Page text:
The Demise of Double Liability as an Optimal Contract for Large-Bank Stockholders

31 Pages Posted: 27 Jun 2000 Last revised: 28 Jun 2010

See all articles by Berry K. Wilson

Berry K. Wilson

Pace University - Department of Finance and Economics

Edward J. Kane

Boston College - Department of Finance; National Bureau of Economic Research (NBER)

Date Written: December 1996

Abstract

This paper tests the optimal-contracting hypothesis, drawing upon data from a natural experiment that ended during the Great Depression. The subjects of our experiment are bank stockholders. The experimental manipulation concerns the imposition of state or federal restrictions on the contracts they write with bank creditors. We contrast stockholders that were subject to the now-conventional privilege of limited liability with stockholders that faced an additional liability in liquidation tied to the par value of the bank's capital. Our tests show that optimal contracting theory can provide an explanation both for the long survival of extended-liability rules in banking and for why they were abandoned in the 1930s.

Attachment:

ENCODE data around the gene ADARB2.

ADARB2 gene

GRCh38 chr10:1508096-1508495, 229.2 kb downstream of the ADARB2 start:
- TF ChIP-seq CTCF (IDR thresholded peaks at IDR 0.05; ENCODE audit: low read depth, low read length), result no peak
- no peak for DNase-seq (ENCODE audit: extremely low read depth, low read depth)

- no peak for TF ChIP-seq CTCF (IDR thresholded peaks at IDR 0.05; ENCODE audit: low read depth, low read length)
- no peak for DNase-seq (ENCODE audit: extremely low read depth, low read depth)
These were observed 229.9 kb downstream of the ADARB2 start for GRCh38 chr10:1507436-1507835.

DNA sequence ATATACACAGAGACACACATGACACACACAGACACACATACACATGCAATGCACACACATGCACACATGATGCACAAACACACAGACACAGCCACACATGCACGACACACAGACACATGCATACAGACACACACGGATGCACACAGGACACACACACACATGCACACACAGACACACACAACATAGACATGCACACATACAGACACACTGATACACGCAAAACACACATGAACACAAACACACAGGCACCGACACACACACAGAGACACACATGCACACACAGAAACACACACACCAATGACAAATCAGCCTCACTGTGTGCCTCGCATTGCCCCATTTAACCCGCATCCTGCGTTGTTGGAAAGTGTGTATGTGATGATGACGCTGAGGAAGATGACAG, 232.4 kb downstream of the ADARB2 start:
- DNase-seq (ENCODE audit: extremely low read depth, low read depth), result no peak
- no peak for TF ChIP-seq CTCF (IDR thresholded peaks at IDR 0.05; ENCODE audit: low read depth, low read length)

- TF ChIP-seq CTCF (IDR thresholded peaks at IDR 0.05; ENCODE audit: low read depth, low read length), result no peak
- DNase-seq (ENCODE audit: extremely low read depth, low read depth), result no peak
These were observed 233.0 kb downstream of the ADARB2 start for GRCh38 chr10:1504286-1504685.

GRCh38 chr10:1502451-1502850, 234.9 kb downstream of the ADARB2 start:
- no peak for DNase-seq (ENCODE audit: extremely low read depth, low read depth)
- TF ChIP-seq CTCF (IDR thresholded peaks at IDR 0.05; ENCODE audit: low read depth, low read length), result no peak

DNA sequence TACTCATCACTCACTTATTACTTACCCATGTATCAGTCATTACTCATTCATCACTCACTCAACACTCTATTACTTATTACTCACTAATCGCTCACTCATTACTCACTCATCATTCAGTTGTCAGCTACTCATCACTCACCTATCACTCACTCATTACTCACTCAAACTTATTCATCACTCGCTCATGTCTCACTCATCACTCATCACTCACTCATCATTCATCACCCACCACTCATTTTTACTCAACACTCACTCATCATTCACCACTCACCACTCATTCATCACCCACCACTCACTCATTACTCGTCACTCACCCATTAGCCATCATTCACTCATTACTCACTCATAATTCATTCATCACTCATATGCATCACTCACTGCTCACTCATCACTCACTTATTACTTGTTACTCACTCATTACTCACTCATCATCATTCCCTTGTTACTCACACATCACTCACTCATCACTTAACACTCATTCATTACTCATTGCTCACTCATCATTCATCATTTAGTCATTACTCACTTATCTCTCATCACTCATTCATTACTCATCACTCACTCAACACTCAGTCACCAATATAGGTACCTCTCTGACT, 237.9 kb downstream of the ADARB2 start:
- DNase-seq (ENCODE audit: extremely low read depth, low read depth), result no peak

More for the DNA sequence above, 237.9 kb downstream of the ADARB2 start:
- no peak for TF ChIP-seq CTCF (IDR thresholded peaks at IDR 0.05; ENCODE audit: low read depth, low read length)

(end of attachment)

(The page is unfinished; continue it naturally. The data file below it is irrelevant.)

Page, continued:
Suggested Citation

Wilson, Berry K. and Kane, Edward J., The Demise of Double Liability as an Optimal Contract for Large-Bank Stockholders (December 1996). NBER Working Paper No. w5848. Available at SSRN: https://ssrn.com/abstract=225633

Berry K. Wilson (Contact Author)

Pace University - Department of Finance and Economics ( email )

Lubin School of Business
New York, NY 10038
United States

Edward J. Kane

Boston College - Department of Finance ( email )

Fulton Hall
Chestnut Hill, MA 02467
United States
520-299-5066 (Phone)
617-552-0431 (Fax)

National Bureau of Economic Research (NBER)

1050 Massachusetts Avenue
Cambridge, MA 02138
United States

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